“let us organize a single malt tasting, or just come to our home to make some Negroni, Mojito, Cuba libre, Pisco sours or Rusty Nails” 

That is a typical conversation when organizing a family or friends’ gatherings. It’s fascinating how societal attitudes and legal regulations around substances like
alcohol can change over time. The evolution of alcohol from prohibition to acceptance and even luxury status is a testament to how our culture and
understanding of these substances have transformed.

The prohibition era in the United States, which lasted from 1920 to 1933, made the production, sale, and transportation of alcoholic beverages illegal. During
this time, many people engaged in illegal activities to obtain and consume alcohol. Once prohibition was repealed, alcohol became regulated and eventually
evolved into a diverse and sophisticated industry, with various types of drinks, cocktails, and premium brands. It is important to note that the art of
mixology performed by specialized bartenders helped build brand recognition and identity, fueling the development of global brands that became a topic of
enjoyment and status in many social gatherings. 

Making a parallel to cannabis, this new industry shares strict and longer prohibition periods not only in the US but globally. It was criminalized in most of the world during the 20th century, leading to strict regulations and stigmatization. However, in recent years, attitudes toward cannabis have shifted, with many regions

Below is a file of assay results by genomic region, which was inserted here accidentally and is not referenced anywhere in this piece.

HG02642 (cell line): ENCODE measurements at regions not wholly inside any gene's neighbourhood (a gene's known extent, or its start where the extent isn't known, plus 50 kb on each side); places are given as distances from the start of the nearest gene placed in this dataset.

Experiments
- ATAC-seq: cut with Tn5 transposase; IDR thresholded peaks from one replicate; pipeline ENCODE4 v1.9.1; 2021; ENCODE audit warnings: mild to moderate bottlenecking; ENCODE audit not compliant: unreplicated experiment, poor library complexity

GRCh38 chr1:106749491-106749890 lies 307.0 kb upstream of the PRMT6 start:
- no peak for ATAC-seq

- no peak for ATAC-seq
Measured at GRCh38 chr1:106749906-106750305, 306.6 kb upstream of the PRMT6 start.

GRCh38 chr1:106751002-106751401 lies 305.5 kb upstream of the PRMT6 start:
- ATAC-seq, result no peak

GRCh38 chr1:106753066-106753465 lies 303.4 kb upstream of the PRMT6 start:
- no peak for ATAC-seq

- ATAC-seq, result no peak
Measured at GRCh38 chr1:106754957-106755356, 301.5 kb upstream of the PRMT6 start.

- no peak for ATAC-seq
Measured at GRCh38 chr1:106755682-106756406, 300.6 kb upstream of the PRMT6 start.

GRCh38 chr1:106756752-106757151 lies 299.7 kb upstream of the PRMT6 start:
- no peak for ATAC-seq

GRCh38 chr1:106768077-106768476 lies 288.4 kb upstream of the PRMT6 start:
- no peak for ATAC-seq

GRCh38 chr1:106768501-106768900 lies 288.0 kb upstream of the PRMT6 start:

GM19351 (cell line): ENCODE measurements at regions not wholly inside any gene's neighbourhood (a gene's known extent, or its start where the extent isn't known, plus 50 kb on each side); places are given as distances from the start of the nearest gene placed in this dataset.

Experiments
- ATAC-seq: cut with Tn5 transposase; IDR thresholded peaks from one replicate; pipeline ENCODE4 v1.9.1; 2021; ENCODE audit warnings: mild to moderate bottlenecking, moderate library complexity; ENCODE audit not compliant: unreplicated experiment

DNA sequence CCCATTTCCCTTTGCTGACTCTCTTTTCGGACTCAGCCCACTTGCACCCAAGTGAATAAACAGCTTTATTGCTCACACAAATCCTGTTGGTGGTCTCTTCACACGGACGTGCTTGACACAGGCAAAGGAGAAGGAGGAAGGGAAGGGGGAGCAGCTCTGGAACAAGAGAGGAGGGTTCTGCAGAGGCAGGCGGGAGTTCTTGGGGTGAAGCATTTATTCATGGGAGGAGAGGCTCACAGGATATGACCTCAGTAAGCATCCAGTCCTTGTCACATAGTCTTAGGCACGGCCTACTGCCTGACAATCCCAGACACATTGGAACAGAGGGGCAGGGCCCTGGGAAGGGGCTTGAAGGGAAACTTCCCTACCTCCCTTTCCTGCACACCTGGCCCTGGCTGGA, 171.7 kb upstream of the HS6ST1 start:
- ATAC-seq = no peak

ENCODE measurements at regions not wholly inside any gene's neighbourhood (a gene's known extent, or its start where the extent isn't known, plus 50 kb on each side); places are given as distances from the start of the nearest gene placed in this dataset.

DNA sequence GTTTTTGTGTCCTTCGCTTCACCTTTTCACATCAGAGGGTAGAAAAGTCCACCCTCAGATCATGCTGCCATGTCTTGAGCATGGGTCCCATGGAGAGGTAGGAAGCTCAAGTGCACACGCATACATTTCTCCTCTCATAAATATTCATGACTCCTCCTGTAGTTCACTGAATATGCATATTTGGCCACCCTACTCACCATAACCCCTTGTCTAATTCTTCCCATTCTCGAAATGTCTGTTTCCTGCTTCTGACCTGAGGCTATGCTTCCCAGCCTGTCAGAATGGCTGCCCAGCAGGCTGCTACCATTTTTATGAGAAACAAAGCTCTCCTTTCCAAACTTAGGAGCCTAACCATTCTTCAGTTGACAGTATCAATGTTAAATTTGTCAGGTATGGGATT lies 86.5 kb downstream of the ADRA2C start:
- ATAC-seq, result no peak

legalizing its use for medicinal, industrial, and even recreational purposes. 

Talking about medical conditions or diseases, the therapeutic success much depends on adherence to treatment. In the case of cannabis, the right flavor will make a huge difference. Flavors and aromas come from terpenes, and the right mix will make the prescription more palatable to patients. Like in consumer goods, if the patient likes the flavor, the adherence to treatment is much improved. This fact has opened up opportunities for cannabis enthusiasts to explore its
different strains, genetics, and terpene profiles, similar to the way people discuss wine or cocktails today.

I believe that in the foreseeable future, the emergence of luxury cannabis brands based on terpene customization will be a highlight of this transformation. Terpene customization in the cannabis industry is similar to mixology in the world of cocktails. It involves skillful technicians blending terpenes to create
cannabis products that are tailored to individual preferences, not only enhancing flavor but also potentially improving the overall experience and
therapeutic efficacy. 

It’s worth noting that the changing attitudes toward substances like alcohol and cannabis often reflect evolving societal values, scientific research, and economic
considerations. As we move forward, it will be interesting to see how the cannabis industry continues to develop and what new stories and discussions
emerge during family reunions and social gatherings.

The parallel between alcohol’s journey from prohibition to mixology and cannabis’s evolution through terpene customization demonstrates the power of adaptation and innovation in the face of changing times.